SAR’s Academic Freedom Monitoring Project investigates and reports attacks on higher education with the aim of raising awareness, generating advocacy, and increasing protection for scholars, students, and academic communities. Learn more.

Date of Incident: April 01, 2020

Attack Types: Imprisonment | Prosecution

Institution(s):Jamia Millia Islamia

Region & Country:Southern Asia | India

New or Ongoing:New Incident

On April 1, 2020, police arrested Jamia Millia Islamia (JMI) PhD candidate Meeran Haider based on accusations that he and others conspired to incite violent riots that began on February 23. His arrest, however, appears to be in retaliation for his participation in protests against a controversial citizenship law.

Haider, who is also president of the student wing of Rashtriya Janata Dal, a leftwing political party, was reportedly actively involved in protests over the Citizenship Amendment Act (CAA), a controversial law enacted in December 2019 that excludes Muslim migrants from a pathway to citizenship. Students at JMI and other major universities have protested the CAA, which has widely been described as discriminatory, since it was introduced in bill form. While anti-CAA protesters were by and large peaceful in their actions, reports indicate that police frequently used violent force and arrests in order to quash their activities.

Haider was arrested in a case that has since implicated two other activists, Umar Khalid, a prominent former student leader at Jawaharlal Nehru University, and Safoora Zargar, a graduate student at JMI and media coordinator of the Jamia Coordination Committee, a key organizing group within the anti-CAA protest movement. Authorities have accused the three of conspiring to incite violent riots that overwhelmed New Delhi for several days starting on February 23, 2020. While it is unclear whether Khalid has been officially charged as of this report, Haider and Zargar have been charged with violating India’s Unlawful Activities (Prevention) Act (UAPA), which has routinely been used to restrict activists. The two also face charges of sedition, murder, attempt to murder, promoting enmity between different groups on grounds of religion and rioting, as part of the same case.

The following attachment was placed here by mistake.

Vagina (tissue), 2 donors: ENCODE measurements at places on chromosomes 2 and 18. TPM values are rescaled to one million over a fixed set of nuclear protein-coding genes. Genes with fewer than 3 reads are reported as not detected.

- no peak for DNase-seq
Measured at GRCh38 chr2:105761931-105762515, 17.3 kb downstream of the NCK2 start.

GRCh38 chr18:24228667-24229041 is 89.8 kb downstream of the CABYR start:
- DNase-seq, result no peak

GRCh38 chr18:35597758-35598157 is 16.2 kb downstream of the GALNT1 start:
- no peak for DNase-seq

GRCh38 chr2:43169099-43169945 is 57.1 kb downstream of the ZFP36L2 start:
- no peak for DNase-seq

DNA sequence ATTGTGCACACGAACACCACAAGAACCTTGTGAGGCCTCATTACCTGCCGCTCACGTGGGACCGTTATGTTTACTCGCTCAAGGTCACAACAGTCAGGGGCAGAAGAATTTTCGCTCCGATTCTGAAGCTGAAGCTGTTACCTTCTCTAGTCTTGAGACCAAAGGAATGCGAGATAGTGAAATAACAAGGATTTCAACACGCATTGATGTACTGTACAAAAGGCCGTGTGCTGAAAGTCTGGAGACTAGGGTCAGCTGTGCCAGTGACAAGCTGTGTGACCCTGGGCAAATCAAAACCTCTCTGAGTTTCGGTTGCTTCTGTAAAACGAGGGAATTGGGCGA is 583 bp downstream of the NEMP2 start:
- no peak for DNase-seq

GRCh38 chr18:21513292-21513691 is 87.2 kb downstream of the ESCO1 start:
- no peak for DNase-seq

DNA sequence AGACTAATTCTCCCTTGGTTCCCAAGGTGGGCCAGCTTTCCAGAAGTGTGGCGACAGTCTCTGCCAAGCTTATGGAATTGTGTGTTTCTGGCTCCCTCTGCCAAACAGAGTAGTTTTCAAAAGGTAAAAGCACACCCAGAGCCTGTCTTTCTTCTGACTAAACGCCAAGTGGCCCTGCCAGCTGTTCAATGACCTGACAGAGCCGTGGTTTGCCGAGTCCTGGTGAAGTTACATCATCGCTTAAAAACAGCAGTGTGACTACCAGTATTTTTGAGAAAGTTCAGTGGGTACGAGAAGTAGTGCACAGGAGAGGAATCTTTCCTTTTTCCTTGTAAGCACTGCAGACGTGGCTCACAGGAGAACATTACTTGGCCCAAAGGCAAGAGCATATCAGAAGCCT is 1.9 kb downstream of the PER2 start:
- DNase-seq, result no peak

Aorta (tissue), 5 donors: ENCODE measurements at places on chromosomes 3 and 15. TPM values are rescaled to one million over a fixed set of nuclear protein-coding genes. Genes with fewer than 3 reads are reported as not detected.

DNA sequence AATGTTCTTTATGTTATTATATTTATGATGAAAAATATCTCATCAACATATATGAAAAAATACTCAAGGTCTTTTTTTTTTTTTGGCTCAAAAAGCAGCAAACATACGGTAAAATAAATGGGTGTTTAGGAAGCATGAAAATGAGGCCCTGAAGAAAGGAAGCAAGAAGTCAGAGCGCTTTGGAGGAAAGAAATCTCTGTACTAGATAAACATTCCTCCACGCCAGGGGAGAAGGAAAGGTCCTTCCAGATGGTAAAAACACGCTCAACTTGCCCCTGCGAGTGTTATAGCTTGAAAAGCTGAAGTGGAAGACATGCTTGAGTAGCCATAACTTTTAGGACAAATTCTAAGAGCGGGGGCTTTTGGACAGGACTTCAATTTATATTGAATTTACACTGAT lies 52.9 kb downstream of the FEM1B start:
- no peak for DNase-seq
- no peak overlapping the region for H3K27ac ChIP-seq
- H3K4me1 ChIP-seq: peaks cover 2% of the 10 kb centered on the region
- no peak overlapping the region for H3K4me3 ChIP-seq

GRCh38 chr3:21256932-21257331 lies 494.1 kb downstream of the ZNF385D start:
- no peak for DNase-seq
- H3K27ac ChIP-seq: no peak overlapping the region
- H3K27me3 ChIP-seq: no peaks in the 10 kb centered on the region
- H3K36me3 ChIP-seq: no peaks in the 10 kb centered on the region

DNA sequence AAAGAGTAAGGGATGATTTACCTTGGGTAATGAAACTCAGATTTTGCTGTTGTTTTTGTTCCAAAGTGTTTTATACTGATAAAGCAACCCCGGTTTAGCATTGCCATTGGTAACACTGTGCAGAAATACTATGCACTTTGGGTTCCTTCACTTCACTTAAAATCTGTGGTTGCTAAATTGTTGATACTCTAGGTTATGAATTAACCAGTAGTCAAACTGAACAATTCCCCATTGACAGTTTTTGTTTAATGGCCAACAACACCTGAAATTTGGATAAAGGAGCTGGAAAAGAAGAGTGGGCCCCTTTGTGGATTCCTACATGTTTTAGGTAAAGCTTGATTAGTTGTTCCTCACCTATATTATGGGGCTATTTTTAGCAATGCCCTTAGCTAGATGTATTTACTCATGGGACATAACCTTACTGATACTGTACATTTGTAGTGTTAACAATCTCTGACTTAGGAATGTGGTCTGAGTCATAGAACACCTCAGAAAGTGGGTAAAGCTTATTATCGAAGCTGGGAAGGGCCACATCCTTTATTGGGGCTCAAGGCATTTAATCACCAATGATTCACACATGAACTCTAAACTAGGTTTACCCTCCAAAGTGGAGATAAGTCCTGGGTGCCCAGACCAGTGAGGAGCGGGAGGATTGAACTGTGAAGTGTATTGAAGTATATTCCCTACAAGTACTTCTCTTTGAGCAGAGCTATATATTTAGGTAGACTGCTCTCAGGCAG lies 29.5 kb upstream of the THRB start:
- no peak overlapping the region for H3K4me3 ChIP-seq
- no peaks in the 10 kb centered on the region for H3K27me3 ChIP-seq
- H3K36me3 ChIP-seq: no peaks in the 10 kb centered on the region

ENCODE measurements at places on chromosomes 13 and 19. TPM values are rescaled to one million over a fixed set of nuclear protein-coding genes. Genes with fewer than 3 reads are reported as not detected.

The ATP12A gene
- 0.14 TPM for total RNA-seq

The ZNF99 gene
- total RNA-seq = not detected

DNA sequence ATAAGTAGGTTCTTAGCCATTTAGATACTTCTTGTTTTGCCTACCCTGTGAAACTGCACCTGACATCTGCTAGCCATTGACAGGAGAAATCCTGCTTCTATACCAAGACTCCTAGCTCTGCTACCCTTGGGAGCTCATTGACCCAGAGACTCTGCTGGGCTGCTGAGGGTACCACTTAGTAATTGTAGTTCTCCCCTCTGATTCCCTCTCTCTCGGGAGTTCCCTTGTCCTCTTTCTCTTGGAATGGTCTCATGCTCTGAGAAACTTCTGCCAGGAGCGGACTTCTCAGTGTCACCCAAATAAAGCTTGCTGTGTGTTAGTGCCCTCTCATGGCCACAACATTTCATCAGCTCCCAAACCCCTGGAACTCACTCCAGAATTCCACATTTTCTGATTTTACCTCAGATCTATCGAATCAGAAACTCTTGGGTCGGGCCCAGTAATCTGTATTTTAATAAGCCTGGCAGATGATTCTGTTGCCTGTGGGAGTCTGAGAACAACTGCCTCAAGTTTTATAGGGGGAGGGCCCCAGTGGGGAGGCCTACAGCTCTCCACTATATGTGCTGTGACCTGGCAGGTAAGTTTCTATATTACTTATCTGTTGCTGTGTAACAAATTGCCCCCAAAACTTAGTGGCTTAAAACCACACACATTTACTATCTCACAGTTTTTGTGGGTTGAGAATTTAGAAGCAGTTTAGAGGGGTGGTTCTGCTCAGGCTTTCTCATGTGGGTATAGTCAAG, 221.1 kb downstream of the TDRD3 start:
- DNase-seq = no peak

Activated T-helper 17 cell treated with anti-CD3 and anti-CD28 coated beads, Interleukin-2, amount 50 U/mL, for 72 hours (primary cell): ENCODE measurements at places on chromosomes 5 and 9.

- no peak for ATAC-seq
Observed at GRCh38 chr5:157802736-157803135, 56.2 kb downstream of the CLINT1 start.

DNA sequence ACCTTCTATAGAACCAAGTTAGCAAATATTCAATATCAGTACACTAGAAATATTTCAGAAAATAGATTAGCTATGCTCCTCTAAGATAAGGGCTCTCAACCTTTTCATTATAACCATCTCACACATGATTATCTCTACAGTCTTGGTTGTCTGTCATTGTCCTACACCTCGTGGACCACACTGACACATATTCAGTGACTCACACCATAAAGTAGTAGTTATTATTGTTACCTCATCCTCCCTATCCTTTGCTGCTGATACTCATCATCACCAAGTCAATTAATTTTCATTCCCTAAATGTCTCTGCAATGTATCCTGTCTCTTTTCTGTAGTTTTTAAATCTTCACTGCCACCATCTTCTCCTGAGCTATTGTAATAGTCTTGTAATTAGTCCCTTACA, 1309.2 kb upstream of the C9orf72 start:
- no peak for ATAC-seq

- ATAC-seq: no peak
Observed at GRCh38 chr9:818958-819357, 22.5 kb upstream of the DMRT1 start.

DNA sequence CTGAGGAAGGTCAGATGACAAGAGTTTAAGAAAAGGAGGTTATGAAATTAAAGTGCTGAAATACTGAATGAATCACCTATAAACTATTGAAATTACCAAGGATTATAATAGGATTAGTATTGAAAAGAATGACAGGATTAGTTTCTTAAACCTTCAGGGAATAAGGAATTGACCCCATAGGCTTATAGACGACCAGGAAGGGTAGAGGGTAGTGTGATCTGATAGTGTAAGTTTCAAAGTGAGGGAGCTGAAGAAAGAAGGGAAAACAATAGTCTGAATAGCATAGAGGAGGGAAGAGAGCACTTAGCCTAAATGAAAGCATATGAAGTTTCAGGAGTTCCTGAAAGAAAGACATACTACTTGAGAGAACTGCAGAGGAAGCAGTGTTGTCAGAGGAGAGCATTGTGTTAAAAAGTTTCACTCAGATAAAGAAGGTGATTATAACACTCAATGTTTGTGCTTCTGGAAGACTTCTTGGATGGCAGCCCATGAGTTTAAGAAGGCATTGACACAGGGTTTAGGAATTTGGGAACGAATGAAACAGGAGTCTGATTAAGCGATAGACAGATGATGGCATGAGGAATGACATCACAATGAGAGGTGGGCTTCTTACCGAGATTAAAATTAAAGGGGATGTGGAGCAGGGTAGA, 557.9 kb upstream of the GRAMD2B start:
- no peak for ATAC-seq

The February 23 riots occurred shortly after a member of India’s ruling party, the Bharatiya Janata Party (BJP), held a rally in New Delhi calling on authorities to clear the city of demonstrators protesting the CAA. While some clashes broke out between Hindu nationalists and anti-CAA activists, reports indicate that the riots were largely marked by reports of Hindu nationalists violently attacking Muslims and destroying their homes and businesses, and reports of police refraining from intervening and even stoking anti-Muslim violence. The three days of riots left more than fifty people dead and hundreds injured.

In a statement obtained by the Guardian, police claim that Haider was arrested based on an “analysis of scientific and forensic evidence, including video footage, technical and other footprints.” As also in the Guardian, Haider’s lawyer questioned the existence of evidence connecting him to the riots and asserted that Haider was not present at the riots. State authorities have been accused of taking advantage of a countrywide lockdown in India, intended to limit the spread of a global pandemic of a novel coronavirus known as COVID-19, in order to detain or otherwise punish activists, journalists, and human rights defenders.

As of this report, Haider remains in judicial custody. It is unclear when he will appear in court.

Scholars at Risk is concerned about the arbitrary arrest and prosecution of a student in apparent retaliation for the nonviolent exercise of the rights to freedom of expression, freedom of association, and freedom of assembly — conduct that is expressly protected by international human rights instruments including the Universal Declaration of Human Rights and the International Covenant on Civil and Political Rights, to which India is a party. State authorities have an obligation to respect and refrain from restricting or retaliating against nonviolent expression, assembly, or associations. In addition to the harm to the immediate victim, arrests and prosecutions intended to restrict or retaliate against such conduct undermine academic freedom and democratic society generally.